Radha Soami Satsang Beas (RSSB) along with its international affiliates is a spiritual organization based on the teachings of all religions and dedicated to a process of inner development under the guidance of a spiritual teacher.
In the Indian language, Radha Soami means ‘lord of the soul’, satsang describes a group that seeks truth, and Beas refers to the town near which the main centre is located in northern India. There are a number of other contemporary movements that use the name ‘Radha Soami’ but Radha Soami Satsang Beas is not associated with any of them.
RSSB was established in India in 1891 and gradually began spreading to other countries. Today RSSB holds meetings in more than 90 countries worldwide. It is a non-profit organization with no affiliation to any political or commercial organizations.
The basis of every religion is spirituality. With the passage of time and changing social values, the basic spiritual teachings often become embellished with extra rules and rituals, and eventually take the shape of a formal religion. Despite its extensive outreach activities, RSSB tries to maintain the integrity of its spiritual core and preserve the simplicity of its teachings. At the heart of the RSSB teachings is a belief that there is a spiritual purpose to human life – to experience the divinity of God who resides in all of us. It is through this experience that we will realize the truth of the concept that there is only one God and we are all expressions of his love.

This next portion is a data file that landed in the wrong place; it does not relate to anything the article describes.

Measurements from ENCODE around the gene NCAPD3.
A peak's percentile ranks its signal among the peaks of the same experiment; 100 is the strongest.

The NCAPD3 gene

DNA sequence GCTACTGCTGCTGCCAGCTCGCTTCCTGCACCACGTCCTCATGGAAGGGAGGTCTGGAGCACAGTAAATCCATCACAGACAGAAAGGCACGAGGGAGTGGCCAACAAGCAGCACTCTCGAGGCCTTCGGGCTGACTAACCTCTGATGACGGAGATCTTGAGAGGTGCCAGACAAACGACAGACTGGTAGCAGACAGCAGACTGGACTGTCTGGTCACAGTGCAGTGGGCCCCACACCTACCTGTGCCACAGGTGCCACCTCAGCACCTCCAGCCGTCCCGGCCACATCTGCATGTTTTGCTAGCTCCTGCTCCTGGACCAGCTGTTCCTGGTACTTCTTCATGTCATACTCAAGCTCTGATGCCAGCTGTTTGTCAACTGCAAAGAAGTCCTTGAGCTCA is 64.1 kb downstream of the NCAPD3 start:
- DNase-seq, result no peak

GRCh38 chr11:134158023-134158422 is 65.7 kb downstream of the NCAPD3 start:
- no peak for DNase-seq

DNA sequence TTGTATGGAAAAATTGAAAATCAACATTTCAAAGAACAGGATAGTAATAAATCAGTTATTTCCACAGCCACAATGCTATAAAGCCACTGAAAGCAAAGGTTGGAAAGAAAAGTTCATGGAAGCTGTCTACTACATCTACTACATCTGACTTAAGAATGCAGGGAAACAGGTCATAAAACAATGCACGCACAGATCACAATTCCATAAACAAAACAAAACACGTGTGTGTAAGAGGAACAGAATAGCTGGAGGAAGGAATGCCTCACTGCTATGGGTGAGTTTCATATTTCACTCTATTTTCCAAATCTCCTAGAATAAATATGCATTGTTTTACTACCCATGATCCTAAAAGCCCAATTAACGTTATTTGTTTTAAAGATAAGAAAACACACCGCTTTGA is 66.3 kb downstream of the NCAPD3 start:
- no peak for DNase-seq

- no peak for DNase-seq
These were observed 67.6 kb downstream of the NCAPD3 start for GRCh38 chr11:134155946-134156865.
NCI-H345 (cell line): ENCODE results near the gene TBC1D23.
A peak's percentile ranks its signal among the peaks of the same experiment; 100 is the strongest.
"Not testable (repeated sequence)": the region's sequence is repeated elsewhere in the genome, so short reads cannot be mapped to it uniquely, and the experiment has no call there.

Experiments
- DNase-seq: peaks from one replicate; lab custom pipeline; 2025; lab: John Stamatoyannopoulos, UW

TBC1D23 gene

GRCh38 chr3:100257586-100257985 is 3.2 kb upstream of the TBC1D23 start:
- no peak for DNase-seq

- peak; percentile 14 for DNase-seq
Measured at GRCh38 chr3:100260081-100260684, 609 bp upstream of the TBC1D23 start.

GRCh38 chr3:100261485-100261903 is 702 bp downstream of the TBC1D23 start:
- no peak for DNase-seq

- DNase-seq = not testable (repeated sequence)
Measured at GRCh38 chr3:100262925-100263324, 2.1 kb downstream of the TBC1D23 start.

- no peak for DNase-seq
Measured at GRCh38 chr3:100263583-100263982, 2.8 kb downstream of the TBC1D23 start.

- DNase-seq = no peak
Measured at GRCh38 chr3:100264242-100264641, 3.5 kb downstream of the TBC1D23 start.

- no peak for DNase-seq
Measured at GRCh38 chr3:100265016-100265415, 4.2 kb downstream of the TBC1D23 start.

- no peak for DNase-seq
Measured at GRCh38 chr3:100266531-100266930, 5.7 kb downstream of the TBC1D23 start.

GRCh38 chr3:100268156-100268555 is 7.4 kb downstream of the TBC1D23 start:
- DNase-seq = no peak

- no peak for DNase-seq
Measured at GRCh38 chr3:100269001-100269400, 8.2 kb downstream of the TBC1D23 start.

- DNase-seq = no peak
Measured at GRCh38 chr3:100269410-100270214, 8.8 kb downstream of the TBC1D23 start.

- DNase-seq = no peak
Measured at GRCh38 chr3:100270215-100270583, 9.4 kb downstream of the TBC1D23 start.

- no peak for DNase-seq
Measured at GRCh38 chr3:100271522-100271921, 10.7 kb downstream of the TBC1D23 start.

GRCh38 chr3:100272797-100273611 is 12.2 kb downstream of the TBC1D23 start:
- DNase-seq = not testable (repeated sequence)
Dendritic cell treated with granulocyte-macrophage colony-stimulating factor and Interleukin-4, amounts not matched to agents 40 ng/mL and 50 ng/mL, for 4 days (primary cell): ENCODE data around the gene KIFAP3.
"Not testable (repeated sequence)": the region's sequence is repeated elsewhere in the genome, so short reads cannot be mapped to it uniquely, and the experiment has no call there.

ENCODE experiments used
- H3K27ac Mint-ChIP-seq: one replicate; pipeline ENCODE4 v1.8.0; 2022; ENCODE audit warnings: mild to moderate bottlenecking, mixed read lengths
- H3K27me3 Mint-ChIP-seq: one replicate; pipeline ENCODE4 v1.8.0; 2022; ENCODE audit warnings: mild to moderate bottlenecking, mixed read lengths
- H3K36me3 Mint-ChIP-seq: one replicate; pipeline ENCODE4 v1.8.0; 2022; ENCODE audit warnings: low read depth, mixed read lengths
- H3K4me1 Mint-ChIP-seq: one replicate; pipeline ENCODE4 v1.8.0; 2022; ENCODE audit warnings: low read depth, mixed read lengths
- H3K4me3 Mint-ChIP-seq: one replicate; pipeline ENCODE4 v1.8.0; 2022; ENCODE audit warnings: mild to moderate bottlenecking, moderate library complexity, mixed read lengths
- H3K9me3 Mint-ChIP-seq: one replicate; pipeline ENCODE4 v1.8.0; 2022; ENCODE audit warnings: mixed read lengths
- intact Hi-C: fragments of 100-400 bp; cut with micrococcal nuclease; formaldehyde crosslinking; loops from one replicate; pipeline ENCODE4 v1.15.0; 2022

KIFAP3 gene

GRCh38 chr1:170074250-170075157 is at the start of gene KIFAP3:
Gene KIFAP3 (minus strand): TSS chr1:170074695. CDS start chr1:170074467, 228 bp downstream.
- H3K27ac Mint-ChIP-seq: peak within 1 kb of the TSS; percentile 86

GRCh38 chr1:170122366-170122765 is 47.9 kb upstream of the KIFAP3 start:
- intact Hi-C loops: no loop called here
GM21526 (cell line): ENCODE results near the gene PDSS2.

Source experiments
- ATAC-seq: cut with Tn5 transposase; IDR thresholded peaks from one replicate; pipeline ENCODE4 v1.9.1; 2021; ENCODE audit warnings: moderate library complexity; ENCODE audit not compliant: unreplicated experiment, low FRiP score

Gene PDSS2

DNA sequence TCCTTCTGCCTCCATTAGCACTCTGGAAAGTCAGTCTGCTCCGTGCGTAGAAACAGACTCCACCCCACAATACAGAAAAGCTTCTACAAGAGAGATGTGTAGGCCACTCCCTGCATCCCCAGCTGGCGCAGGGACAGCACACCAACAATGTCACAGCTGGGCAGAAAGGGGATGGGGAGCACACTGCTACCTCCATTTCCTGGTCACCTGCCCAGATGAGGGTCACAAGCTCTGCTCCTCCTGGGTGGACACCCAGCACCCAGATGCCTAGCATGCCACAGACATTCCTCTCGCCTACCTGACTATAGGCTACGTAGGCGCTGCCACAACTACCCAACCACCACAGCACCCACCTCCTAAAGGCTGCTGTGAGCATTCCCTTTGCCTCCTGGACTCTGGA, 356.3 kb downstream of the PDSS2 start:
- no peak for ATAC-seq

Central to the RSSB teachings is a spiritual teacher who explains the purpose of life and guides and instructs members in a method of spirituality based on a daily meditation practice. The present teacher is Baba Gurinder Singh, who lives with his family at the main centre in northern India.
By performing the meditation practice according to the teacher's instructions, individuals can realize the presence of God within themselves. It is a solitary practice that is done in the quiet of one's own home. Members commit themselves to a way of life that supports spiritual growth while carrying out their responsibilities to family, friends and society. There are no rituals, ceremonies, hierarchies or mandatory contributions, nor are there compulsory gatherings. Members need not give up their cultural identity or religious preference to follow this path.
To build on the primary spiritual practice of meditation, members are vegetarian, abstain from alcohol, tobacco, and recreational drugs, and are expected to lead a life of high moral values. A vegetarian diet encourages respect and empathy for all life and acknowledges that there is a debt to be paid for taking any life unnecessarily. Abstaining from intoxicants improves ones ability to concentrate and calms the mind during meditation. Members are encouraged to be self-supporting and not be a burden on society. They are free to make their own choices in life and maintain any cultural or religious affiliations they choose. RSSB does not involve itself in the personal lives of its members.
Inherent to the Society’s philosophy is the importance of seva, meaning selfless service, or voluntarism. Voluntary service is the backbone of all activities connected with RSSB. All administrative functions, construction of Indian and international centres, feeding of the hundreds of thousands of visitors who visit the headquarters in India, writing and translating books and magazines explaining the teachings, are done by members on a voluntary basis. Mahatma Gandhi embodied the importance of service in his statement: “The best way to find your self is to lose yourself in the service of others.” It is believed that through service, one loses one’s sense of self-importance and becomes humble. That is the foundation of a spiritual life.